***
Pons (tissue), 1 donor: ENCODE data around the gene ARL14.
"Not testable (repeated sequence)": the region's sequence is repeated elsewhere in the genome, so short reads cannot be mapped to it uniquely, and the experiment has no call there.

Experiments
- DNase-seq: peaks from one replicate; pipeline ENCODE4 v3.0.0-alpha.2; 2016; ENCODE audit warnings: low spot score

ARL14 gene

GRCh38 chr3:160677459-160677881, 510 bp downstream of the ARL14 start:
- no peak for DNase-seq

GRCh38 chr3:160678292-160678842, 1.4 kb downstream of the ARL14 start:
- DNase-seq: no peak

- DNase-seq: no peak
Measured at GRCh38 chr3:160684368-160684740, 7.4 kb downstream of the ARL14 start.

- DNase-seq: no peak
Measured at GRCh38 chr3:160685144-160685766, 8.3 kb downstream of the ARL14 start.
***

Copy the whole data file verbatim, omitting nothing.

Pons (tissue), 1 donor: ENCODE data around the gene ARL14.
"Not testable (repeated sequence)": the region's sequence is repeated elsewhere in the genome, so short reads cannot be mapped to it uniquely, and the experiment has no call there.

Experiments
- DNase-seq: peaks from one replicate; pipeline ENCODE4 v3.0.0-alpha.2; 2016; ENCODE audit warnings: low spot score

ARL14 gene

GRCh38 chr3:160677459-160677881, 510 bp downstream of the ARL14 start:
- no peak for DNase-seq

GRCh38 chr3:160678292-160678842, 1.4 kb downstream of the ARL14 start:
- DNase-seq: no peak

- DNase-seq: no peak
Measured at GRCh38 chr3:160684368-160684740, 7.4 kb downstream of the ARL14 start.

- DNase-seq: no peak
Measured at GRCh38 chr3:160685144-160685766, 8.3 kb downstream of the ARL14 start.